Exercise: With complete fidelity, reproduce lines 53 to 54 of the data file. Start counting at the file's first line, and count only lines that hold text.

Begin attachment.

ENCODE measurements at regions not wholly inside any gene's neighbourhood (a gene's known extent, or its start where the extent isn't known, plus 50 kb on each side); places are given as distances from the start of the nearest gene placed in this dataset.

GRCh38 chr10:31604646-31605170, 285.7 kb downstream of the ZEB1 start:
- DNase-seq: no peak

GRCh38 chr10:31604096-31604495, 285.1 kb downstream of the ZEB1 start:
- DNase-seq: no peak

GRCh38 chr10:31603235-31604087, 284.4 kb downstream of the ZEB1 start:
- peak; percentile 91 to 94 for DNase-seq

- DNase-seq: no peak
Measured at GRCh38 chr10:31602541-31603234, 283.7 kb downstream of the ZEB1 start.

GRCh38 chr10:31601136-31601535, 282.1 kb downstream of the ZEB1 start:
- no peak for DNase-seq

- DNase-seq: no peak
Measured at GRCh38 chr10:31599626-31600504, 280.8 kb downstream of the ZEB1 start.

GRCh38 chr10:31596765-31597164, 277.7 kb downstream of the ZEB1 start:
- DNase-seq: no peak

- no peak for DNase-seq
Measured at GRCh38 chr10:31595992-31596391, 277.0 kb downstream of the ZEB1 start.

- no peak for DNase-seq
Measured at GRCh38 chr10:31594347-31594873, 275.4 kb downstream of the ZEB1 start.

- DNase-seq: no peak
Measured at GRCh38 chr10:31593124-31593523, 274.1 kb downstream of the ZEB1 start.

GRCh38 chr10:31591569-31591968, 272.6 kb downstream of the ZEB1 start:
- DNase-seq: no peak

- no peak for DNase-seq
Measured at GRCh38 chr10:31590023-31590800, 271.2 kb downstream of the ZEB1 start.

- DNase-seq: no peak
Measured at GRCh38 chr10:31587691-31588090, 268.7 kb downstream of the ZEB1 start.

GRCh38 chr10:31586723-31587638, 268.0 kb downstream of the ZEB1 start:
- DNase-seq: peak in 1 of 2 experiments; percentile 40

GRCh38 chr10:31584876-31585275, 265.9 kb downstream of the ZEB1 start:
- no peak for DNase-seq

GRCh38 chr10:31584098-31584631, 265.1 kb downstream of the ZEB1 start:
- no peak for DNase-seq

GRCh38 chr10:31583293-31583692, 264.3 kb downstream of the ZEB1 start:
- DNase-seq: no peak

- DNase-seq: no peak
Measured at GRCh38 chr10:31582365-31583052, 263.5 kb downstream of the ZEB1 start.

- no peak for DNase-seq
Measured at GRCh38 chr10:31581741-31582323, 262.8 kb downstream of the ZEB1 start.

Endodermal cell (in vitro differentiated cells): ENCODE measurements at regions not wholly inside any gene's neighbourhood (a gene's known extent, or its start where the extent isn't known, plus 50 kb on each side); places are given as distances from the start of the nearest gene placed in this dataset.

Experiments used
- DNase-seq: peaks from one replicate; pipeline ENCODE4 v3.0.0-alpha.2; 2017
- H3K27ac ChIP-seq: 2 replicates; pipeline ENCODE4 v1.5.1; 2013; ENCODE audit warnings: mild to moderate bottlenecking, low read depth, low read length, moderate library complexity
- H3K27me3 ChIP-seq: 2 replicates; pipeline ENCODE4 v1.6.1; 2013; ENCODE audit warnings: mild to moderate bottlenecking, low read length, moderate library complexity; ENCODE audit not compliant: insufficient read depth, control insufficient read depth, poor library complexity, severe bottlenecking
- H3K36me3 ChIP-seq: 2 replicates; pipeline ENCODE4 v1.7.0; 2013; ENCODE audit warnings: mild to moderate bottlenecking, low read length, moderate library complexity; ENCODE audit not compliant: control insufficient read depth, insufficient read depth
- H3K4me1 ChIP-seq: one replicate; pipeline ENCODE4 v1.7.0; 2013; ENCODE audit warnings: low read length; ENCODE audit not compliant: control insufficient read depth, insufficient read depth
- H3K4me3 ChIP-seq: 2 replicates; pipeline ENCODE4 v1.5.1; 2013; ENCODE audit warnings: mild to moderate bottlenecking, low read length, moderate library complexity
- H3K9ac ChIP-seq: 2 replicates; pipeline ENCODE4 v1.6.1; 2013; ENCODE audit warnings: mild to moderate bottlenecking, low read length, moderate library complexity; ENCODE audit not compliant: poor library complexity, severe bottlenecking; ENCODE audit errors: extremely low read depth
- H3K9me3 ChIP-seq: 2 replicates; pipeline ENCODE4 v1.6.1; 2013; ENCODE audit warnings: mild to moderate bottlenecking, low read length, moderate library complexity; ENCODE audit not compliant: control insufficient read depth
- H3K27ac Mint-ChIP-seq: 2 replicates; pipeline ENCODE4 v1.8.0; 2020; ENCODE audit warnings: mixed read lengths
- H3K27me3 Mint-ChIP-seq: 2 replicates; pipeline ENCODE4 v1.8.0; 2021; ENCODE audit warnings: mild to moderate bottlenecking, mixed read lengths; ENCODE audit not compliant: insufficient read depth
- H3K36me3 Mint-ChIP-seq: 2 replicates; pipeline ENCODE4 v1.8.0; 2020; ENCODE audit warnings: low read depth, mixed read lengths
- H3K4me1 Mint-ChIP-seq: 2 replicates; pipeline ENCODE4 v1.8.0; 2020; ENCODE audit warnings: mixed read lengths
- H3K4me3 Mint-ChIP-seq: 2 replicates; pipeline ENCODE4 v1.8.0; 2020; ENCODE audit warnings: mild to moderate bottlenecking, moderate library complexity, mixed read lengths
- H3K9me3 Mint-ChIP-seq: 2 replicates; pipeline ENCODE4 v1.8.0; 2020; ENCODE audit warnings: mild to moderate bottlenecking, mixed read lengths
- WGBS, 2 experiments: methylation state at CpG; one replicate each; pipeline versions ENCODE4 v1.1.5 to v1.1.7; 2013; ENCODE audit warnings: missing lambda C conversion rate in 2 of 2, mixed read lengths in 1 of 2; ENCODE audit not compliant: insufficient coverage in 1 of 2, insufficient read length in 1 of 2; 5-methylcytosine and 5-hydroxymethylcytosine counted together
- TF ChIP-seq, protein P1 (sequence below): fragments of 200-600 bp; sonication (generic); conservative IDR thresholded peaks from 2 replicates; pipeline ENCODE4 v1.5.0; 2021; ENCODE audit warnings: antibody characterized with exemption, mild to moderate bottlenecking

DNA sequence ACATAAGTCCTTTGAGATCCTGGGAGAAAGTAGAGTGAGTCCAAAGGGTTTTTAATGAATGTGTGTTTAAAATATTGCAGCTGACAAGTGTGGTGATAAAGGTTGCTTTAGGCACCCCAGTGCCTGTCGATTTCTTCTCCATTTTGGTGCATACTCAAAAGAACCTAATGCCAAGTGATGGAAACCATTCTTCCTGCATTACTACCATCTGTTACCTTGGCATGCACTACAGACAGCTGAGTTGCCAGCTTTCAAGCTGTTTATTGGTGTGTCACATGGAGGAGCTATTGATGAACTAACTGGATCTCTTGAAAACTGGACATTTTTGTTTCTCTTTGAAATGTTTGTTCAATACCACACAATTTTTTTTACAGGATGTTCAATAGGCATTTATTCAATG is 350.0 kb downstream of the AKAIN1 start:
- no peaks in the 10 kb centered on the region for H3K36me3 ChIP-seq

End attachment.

- H3K4me1 Mint-ChIP-seq: 2 replicates; pipeline ENCODE4 v1.8.0; 2020; ENCODE audit warnings: mixed read lengths
- H3K4me3 Mint-ChIP-seq: 2 replicates; pipeline ENCODE4 v1.8.0; 2020; ENCODE audit warnings: mild to moderate bottlenecking, moderate library complexity, mixed read lengths